The Elite Loogies — Jalen Beeks, Jake Diekman, Tony Watson, and Oliver Perez
It has been discussed before in this article, but there is a major advantage in a number of league contexts to being a LHRP. Lefty Specialists often find themselves in hold situations, and as the only requirement for a “Hold” is that you do not surrender the lead, they may also find themselves conveniently lifted and receiving a hold regardless of performance. This has potential to affect “Inherited Runners Stranded” in a similar way. These four lefties have been amongst Baseball’s best RP’s in May.
Jalen Beeks (10) is just another piece of the surprisingly talented Tampa Bay Rays bullpen. Beeks has been used as both Long Man and Closer this year. His 9.24 K/9 may not be the most impressive figure that you see amongst elite RPs, but he misses a fair number of bats (12+% SwStr%) and limits the damage through the longball (0.28 HR/9 in 2019). If the latter limitation of the longball is legitimate, Beeks profiles to be quite the solid RP.
Jake Diekman (14) is an interesting player who has had a bit of a bounceback recently in Kansas City. The Walks are still there for Diekman (4.05 BB/9) but if this Diekman shows up consistently he’ll be a good source of Ks and Holds. On a better team, he could even muster a few more holds.
Watson and Perez in this situation are the complete Vets. They are old and have been around for a while. But that also means that their teams are incentivized to use them as much as they can possibly handle in the most important spots that the manager believes they can handle. Watson is solid if you’re looking for IRS or Holds. Perez holds a bit more upside in the K/9 department, and is also likely to get Holds in close games for the Cleveland Indians.
That’s all I have for this week. Cheers.
Major League Fantasy Baseball Radio Show Join host Cole Freel live on Sunday May 19th, 2019 from 8pm-9:30pm EST for episode #161 of Major League Fantasy Baseball Radio. We are a live broadcast that will take callers at 323-870-4395. Press 1 to speak with the host. You can listen live on blogtalk, majorleaguefantasysports.com, or download the podcast on I-Tunes or any Android podcast app. We will discuss spot starters for the coming week, plus a weekend update, and look ahead to next week.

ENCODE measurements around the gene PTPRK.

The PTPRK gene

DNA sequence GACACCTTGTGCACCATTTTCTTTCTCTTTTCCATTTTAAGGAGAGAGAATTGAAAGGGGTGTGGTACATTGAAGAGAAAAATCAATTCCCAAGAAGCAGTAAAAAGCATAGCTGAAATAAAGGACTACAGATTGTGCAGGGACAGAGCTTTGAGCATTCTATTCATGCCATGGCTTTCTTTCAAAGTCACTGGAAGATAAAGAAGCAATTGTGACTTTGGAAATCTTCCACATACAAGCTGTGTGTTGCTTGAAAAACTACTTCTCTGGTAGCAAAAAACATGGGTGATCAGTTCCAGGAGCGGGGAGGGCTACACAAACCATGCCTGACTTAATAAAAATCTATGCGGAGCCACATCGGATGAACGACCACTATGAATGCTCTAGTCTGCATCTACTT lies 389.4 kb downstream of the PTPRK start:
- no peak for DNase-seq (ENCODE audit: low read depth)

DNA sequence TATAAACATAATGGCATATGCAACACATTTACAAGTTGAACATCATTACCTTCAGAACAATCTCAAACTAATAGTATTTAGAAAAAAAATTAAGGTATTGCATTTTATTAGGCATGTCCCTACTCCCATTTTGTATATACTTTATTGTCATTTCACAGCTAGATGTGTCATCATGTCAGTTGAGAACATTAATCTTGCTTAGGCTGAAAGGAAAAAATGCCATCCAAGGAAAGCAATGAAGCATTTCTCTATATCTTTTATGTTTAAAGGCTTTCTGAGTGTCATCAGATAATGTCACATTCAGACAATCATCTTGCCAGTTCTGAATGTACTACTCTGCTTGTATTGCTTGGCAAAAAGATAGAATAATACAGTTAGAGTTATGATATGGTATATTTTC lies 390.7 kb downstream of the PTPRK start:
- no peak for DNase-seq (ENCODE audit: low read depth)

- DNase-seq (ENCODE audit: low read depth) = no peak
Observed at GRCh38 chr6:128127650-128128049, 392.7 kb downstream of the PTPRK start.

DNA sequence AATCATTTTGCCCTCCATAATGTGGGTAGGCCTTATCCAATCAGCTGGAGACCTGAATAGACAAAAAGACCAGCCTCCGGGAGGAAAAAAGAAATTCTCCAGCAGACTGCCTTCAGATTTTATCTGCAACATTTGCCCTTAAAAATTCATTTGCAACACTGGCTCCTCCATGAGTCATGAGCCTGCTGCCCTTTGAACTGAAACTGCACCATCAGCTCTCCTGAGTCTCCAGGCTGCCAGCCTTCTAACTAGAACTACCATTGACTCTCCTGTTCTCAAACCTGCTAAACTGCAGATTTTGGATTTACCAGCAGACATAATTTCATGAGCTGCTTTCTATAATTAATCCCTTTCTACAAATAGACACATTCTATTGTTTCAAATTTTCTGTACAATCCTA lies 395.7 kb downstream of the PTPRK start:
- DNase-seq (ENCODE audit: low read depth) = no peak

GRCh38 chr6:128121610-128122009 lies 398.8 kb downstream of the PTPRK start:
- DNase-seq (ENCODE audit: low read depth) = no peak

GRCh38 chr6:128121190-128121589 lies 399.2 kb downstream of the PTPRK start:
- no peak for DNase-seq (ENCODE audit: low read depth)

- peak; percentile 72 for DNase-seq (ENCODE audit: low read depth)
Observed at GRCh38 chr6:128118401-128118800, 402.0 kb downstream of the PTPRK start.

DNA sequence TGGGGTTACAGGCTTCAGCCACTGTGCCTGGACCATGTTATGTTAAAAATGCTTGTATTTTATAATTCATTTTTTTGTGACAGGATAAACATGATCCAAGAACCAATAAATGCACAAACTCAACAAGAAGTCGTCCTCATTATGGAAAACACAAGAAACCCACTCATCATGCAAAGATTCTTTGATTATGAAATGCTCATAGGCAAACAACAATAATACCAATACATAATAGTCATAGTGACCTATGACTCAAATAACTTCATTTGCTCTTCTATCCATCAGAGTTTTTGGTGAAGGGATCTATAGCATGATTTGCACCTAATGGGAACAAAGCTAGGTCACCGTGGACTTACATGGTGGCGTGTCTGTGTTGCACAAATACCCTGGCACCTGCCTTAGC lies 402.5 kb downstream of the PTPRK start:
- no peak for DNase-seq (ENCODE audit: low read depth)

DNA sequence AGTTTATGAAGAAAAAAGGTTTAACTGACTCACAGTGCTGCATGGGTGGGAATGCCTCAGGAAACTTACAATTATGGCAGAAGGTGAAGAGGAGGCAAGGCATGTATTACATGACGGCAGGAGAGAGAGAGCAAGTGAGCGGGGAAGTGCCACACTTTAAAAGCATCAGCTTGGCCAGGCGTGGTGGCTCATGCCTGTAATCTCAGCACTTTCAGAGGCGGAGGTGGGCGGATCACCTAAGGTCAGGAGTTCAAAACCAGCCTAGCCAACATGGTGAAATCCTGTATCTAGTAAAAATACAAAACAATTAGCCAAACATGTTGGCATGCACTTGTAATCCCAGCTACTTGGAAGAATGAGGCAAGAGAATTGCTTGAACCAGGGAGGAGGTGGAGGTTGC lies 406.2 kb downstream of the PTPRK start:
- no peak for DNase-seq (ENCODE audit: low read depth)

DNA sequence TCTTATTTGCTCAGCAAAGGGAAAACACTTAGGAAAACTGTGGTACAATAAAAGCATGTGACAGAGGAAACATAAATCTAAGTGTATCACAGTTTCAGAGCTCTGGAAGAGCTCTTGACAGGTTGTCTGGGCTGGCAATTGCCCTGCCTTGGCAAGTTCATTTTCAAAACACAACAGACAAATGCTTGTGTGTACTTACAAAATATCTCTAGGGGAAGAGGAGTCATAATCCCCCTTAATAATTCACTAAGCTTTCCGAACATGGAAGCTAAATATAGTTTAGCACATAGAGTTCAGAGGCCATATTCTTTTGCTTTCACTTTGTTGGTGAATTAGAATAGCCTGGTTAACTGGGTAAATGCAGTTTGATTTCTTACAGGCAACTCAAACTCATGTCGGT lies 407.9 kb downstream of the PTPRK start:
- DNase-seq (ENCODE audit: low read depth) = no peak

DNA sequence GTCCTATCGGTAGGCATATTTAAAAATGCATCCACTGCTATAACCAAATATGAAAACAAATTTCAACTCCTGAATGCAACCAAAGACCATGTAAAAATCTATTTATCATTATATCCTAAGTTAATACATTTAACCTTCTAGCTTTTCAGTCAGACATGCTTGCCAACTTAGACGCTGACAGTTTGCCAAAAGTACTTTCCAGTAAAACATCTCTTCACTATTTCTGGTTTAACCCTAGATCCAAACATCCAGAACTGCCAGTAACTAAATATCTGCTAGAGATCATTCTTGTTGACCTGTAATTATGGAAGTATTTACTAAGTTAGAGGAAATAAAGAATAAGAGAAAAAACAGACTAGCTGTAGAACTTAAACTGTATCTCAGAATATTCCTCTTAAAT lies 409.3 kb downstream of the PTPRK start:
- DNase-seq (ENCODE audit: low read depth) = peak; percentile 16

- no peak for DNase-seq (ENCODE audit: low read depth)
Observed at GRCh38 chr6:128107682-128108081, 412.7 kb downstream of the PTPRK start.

Our guests this week are Joe Iannone and Bryan Luhrs. Joe is a writer with majorleaguefantasysports.com and his articles publish every Sunday. Bryan is the owner of Real Deal Dynasty Sports and is also a league owner as well as a writer with majorleaguefantasysports.com.
Major League Fantasy Baseball Radio Show: Join host Cole Freel, and Kyle Amore live on Thursday May 23rd, 2019 from 7:30-9pm EST for episode #162 of Major League Fantasy Baseball Radio. We are a live broadcast that will take callers at 323-870-4395. Press 1 to speak with the host. You can listen live on blogtalk, majorleaguefantasysports.com, or download the podcast on I-Tunes or any Android podcast app. Cole and Kyle will discuss the latest happenings in the world of MLB and fantasy. They will take a look back on the previous few days and a preview of the coming weekend. Including spot starts, bullpens, offense, and minor league players.
Major League Fantasy Baseball Show Episode #167, 6/23/2019 Host Brian Roach, Jr., Co-Host Cole Freel, Guest Kevin Bzdek
Major League Fantasy Baseball Show Episode #169, 8/4/2019 Host Cole Freel, Guest Joe Iannone
@brandonziman You are more than welcome Brandon. You were a fantastic writer and a joy to work with. As we move through a very big transition for us hopefully we can continue to work with one anither.